COVID-19 takes Ohio teen’s parents ahead of the holidays

Coronavirus

COLUMBUS, Ohio (WCMH) — Losing a loved one is never easy, but for Allison Brady, COVID-19 took the loss to an almost inconceivable level.

The 17-year-old thought her worst fears were realized when she and her parents all got sick with the coronavirus. Then the nightmare struck not once, but twice.

“My mom was the first one to get sick,” Allison said thinking back, struggling to place the times and dates. Allison recalled it was eight days before her 17th birthday when her world was turned upside down.

“It was just very scary. It didn’t seem real,” Allison said.

Her mom, Kimberly, worked as a hairstylist and had been in and out of hospitals battling diabetes as it progressed. When she moved to an assisted living facility, Kimberly Brady was among the first wave of high-risk vaccine recipients last fall.

After being diagnosed with COVID-19 on Sept. 19, her condition quickly deteriorated.

Allison watched doctors take her mother off life support on Tuesday, Sept. 21. Six days later, her father, Jim, was diagnosed.

“Her funeral was Monday morning [Sept. 27],” said Allison, piecing together when her father got sick. “Sunday night, he was rushed in an ambulance to the hospital, and Monday morning, my father passed away from COVID.”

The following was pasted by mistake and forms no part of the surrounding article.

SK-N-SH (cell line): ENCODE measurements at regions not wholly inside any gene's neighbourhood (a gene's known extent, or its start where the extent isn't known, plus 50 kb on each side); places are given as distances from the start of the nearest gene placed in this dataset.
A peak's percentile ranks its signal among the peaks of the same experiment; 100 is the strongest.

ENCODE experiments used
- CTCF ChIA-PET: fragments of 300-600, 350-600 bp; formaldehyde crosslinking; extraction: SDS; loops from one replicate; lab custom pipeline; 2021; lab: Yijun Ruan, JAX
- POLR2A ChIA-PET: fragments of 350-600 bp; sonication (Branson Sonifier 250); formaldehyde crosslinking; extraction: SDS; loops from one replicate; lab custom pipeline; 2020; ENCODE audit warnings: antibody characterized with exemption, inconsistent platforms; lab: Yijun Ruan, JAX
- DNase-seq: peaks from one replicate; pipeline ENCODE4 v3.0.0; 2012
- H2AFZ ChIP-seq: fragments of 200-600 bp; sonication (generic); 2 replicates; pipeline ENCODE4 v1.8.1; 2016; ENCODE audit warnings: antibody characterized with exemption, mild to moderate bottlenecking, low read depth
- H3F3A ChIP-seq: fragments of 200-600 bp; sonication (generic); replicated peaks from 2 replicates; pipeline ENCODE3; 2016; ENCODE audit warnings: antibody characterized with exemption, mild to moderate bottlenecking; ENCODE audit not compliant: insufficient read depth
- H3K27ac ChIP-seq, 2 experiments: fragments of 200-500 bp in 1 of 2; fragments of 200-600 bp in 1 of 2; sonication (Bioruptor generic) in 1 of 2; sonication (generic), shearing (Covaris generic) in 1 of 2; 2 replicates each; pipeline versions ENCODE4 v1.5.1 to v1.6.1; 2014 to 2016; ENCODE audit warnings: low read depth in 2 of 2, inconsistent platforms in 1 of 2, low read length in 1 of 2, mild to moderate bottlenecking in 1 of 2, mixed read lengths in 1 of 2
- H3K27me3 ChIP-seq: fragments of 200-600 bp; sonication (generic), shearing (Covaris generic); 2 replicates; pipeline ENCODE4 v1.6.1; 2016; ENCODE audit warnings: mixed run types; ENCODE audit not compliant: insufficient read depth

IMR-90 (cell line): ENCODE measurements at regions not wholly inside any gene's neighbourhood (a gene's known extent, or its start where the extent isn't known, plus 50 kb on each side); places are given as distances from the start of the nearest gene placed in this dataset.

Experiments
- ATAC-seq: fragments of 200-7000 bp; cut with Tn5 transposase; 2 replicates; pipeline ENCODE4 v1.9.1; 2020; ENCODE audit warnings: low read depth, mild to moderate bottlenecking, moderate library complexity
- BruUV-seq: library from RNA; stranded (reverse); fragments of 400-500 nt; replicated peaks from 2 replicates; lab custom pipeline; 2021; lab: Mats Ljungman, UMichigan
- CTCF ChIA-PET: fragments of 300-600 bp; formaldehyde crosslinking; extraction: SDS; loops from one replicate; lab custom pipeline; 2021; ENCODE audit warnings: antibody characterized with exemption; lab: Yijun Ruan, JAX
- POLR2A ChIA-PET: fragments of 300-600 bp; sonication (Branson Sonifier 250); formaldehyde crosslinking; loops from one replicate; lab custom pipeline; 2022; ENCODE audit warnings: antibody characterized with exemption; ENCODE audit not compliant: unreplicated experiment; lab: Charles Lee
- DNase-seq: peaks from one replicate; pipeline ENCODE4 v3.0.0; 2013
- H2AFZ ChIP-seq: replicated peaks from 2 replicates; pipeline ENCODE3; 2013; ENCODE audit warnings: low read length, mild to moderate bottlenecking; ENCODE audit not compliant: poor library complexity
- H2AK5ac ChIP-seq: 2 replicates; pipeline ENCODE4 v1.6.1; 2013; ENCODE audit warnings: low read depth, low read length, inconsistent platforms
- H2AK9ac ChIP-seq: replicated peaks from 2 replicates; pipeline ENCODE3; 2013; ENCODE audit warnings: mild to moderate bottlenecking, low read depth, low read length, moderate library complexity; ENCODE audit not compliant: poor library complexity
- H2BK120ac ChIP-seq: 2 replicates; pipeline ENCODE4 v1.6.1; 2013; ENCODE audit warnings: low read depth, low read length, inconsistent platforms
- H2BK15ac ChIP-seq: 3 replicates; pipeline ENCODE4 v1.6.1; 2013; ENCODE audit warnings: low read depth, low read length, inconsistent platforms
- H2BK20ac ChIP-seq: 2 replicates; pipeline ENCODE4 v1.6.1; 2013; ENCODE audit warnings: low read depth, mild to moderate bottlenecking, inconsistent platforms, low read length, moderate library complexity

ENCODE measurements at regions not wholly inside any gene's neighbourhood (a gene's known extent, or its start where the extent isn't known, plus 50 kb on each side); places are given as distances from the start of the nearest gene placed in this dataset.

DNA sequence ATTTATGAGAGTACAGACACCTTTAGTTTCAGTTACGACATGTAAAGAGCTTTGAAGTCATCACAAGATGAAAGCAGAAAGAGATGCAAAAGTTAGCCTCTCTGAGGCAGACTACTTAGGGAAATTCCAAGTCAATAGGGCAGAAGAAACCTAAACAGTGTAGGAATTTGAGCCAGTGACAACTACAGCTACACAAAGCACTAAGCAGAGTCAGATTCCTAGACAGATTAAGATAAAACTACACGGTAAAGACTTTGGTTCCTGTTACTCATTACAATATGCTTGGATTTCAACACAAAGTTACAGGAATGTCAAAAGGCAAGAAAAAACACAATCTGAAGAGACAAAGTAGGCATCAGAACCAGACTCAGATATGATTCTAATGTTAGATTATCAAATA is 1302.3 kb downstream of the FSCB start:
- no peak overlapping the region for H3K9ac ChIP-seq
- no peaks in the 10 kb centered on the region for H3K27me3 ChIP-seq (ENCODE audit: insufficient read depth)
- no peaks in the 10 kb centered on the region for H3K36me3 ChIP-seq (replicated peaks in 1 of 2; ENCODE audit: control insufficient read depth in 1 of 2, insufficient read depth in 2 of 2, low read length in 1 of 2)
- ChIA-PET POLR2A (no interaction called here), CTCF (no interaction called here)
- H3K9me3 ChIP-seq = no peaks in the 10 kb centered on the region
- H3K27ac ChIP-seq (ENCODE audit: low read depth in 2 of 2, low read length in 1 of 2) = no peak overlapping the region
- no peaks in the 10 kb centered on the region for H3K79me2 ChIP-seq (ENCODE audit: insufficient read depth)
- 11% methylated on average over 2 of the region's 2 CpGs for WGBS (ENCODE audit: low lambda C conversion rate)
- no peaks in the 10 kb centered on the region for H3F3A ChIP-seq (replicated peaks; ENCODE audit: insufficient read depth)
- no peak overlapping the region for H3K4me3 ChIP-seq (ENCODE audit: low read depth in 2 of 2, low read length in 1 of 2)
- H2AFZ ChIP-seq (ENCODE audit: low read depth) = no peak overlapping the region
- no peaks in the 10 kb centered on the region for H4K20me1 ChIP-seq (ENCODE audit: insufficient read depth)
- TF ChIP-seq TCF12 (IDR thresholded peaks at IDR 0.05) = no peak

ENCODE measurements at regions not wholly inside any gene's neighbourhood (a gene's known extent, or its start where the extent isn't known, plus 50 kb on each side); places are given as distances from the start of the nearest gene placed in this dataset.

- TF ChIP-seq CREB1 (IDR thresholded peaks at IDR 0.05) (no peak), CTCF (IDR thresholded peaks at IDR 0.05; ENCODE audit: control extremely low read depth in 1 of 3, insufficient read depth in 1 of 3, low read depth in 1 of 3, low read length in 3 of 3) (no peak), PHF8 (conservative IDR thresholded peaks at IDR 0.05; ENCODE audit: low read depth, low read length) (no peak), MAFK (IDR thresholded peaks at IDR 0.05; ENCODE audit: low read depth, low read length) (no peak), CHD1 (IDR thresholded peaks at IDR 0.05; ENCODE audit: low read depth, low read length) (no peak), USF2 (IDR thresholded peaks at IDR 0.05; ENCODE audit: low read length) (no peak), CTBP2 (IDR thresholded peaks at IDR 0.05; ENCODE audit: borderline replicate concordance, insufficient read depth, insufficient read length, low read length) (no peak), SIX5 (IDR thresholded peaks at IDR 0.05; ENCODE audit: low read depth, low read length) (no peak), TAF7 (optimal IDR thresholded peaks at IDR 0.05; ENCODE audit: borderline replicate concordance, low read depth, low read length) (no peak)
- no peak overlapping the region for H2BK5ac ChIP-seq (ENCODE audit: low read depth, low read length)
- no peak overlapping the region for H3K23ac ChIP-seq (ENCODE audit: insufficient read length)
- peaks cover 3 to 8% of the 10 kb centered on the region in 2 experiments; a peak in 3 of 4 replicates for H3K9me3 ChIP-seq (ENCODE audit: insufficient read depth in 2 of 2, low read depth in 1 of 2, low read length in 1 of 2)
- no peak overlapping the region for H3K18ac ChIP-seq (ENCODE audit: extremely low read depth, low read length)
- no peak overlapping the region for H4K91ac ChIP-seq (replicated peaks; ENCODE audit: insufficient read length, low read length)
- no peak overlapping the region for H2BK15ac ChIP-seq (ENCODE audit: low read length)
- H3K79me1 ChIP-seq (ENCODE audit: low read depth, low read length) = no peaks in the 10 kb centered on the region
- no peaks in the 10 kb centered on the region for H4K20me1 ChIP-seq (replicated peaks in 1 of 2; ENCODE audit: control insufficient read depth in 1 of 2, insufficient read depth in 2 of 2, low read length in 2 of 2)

He died two months before the holidays.

A few days before Thanksgiving, a tearful Allison predicted that the holidays would be “very, very difficult.”

Allison’s father had recently started the vaccination process so that he could visit his wife at the nursing facility. His sister, Mimi DeWine, said he died 12 hours after receiving his positive COVID-19 test.

“He couldn’t live without Kimberly,” DeWine cried. “Six days. He barely lasted six days. He just couldn’t do it without her.” She is convinced her brother died of a broken heart.

Allison couldn’t attend her mother’s funeral because she was still sick.

“I couldn’t even get up and go down the stairs,” Allison said. “I was running really low on breath, not wanting to eat anything, not wanting to drink anything, not wanting to do anything. Just feeling really weak.”

Allison feared for her own outcome, saying she considered the risk to her own life.

“I thought that every day,” she said.

Sitting side by side on the couch of DeWine’s Washington Courthouse home, Allison and her aunt described a bond between them that’s even more special now.

“I didn’t have anywhere to live at the time, and then she … I’m going to start crying,” Allison said with emotion in her voice.

“I didn’t question it,” DeWine said. “Before she even got to the hospital, I said she’s coming with me.”

Kimberly and Jim Brady’s wedding rings graced the coffee table as Allison and DeWine shared their favorite memories and some of the hardest.

“Nov. 8 [1988] is when our mom passed away, and he texted me every year,” DeWine said of her brother. “I didn’t get a text this year. It was quiet.”

The rings are a reminder of two lives ending far too soon.

“It really has been hard,” Allison said of the last two months. “I guess you get through it day by day.”

Regarding the virus, Allison added, “It is real. Be safe. Look what happened to me. It’s not something fun to go through, so really try to be safe.”

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